To Rev. Fakir and members of your church, thank you for opening your doors to our community, in the words of Isaiah, as a “House of prayer for all peoples.” We all need this moment to be together.
Today I speak on behalf of the Minnesota Rabbinical Association, the Jewish Community Relations Council, and Jewish Community Action which will be hosting a training related to Charleston later this summer.
On the day before the shooting last week, the Board of the Central Conference of American Rabbis of which I am part--representing over 2000 Reform Rabbis-- issued a resolution about racial justice calling for: 1. Combating economic inequality; 2. Restoring and preserving voting rights; 3. Restoring educational equality; 4. Eliminating educational equality; 5. Ending racial profiling; 6. Reforming police practices; 7. Making Racial Justice a top priority for our Rabbinic Conference; and 8. Appreciating what is good and not broken in our country even as we work for racial and economic justice. How tragic that hours after announcing this resolution, Mother Emmanuel African Methodist Episcopal Church was the scene of domestic terrorism breaking our hearts.
For the victims and their families, and for us all, I offer this prayer:
מִי שֶבֵּרַךְ אֲבוֹתֵֽינוּ וְאִמֹּתֵינוּ
May God who blessed all of our ancestors in times of both tranquility and trial, bring a healing embrace to this nation, to families crying out from the loss of their loved ones, nine souls – victims of hate, nine souls – victims of gun violence, nine souls – victims of overt racism, nine souls taken from this Earth too soon. Please, O God, usher these souls to Your eternal embrace in peace.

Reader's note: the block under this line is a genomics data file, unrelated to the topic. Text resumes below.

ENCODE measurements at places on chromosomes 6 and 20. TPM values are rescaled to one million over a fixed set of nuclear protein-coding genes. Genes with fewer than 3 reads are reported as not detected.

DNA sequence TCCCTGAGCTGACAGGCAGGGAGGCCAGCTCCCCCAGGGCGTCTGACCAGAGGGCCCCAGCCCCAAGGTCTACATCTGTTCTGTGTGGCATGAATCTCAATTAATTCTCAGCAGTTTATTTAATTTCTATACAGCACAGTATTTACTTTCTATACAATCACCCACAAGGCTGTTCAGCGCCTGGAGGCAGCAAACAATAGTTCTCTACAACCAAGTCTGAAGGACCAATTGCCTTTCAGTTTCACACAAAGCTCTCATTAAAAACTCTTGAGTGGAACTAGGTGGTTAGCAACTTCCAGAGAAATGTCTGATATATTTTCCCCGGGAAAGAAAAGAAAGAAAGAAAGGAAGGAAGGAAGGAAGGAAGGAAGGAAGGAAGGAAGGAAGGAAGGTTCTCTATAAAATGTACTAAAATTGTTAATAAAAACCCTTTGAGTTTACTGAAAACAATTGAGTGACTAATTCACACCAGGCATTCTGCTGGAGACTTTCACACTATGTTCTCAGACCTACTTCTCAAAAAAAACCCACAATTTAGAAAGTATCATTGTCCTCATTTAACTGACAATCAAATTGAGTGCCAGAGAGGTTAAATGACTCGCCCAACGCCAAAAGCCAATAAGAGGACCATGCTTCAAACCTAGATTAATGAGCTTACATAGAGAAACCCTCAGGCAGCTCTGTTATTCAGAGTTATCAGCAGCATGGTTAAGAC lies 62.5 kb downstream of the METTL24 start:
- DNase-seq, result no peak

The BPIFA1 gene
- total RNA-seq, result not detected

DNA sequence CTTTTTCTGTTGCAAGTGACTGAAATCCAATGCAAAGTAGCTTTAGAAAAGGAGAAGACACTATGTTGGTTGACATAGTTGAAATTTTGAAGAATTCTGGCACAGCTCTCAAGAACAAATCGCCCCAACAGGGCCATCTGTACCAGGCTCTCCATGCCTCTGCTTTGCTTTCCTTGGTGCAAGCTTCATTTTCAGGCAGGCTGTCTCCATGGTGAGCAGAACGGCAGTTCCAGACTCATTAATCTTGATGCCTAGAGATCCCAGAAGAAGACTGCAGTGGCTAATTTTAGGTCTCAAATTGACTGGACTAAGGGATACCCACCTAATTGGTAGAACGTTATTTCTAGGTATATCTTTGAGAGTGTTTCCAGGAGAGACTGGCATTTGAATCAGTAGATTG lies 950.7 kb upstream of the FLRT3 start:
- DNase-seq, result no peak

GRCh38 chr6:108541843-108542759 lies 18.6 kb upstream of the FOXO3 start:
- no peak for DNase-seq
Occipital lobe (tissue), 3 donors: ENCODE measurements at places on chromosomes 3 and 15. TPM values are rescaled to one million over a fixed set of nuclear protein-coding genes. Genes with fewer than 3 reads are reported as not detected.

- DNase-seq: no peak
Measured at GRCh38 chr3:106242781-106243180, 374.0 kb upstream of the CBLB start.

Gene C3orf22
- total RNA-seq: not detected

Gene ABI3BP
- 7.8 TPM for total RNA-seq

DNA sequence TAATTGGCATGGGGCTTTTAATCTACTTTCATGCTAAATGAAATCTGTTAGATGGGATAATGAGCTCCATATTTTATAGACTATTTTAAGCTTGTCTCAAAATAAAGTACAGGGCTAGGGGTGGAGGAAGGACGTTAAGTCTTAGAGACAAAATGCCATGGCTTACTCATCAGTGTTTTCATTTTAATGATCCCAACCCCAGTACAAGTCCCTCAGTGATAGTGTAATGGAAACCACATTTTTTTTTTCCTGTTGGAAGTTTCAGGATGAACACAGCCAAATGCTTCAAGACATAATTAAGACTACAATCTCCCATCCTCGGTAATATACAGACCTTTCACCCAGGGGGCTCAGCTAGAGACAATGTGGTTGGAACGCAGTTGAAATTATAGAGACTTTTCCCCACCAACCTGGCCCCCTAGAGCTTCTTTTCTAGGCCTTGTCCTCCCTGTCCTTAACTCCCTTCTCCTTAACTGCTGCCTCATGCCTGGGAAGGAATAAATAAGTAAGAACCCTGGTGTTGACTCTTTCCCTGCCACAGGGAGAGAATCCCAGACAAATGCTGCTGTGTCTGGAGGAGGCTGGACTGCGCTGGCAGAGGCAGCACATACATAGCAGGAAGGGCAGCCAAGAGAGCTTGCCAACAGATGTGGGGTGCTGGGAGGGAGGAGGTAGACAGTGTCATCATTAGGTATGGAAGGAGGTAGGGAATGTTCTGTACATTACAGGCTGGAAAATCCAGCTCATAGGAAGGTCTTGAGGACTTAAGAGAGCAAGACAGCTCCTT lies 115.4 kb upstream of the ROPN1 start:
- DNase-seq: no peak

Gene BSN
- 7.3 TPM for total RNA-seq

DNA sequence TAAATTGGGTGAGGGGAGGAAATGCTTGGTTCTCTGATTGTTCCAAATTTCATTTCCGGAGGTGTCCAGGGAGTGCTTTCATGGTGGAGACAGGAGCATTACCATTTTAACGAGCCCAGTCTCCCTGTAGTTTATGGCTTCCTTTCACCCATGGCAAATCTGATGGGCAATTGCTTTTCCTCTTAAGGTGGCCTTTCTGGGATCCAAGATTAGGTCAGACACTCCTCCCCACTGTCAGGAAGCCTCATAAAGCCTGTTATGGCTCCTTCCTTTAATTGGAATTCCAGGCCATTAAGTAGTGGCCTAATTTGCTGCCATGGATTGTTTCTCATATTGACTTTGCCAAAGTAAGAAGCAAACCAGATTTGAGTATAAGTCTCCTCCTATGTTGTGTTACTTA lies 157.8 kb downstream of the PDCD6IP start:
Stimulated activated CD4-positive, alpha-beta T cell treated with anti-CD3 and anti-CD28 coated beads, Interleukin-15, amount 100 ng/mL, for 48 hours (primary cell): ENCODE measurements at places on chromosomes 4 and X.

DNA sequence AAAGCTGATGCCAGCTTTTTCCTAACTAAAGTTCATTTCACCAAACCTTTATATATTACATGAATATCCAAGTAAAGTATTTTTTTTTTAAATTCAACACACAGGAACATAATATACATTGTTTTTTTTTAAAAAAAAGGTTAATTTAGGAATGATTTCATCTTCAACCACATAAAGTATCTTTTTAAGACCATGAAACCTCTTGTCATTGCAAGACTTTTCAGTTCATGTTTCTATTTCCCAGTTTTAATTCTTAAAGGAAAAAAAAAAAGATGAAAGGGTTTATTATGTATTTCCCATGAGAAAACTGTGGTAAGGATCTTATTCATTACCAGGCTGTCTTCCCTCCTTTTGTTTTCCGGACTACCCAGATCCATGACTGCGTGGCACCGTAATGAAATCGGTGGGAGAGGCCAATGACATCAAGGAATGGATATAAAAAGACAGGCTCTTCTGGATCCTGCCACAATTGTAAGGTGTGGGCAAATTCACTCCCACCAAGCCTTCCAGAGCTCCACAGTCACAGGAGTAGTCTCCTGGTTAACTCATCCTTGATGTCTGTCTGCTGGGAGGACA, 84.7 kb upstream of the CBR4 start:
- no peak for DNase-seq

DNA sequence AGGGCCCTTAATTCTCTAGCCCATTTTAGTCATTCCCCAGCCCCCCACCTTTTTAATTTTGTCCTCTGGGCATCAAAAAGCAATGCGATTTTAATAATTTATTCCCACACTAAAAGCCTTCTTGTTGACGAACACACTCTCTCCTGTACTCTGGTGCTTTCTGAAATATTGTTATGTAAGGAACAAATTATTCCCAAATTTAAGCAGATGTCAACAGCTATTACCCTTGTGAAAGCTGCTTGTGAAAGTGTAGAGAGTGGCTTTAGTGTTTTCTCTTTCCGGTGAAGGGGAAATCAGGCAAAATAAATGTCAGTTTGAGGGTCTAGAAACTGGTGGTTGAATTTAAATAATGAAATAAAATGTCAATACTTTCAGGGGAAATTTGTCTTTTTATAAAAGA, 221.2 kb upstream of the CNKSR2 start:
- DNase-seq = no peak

Our pain is deep, our hearts broken from yet another shooting, from a hate crime rooted in the evils of racism at a time when our country is reeling still from Ferguson, Baltimore, and yet again Charleston.
May we all shore up our courage to name the racism that exists still in our country, the racism that robs all of us of our humanity in God’s image, victimizes people of color and, in hidden structural ways, continues the scourge of privilege even by well-intentioned whites. May we name, and speak out, and in so doing bring honor to the nine souls who did not choose to die for this cause, whose murders cast a shadow on our society, whose memories will inspire millions of people of conscience to say not again, not again.
May the Holy One of Blessing bring comfort to the mourners and resolve to our hearts. And let us say, Amen.
Rabbi Adam Stock Spilker is a rabbi at Mount Zion Temple in St. Paul.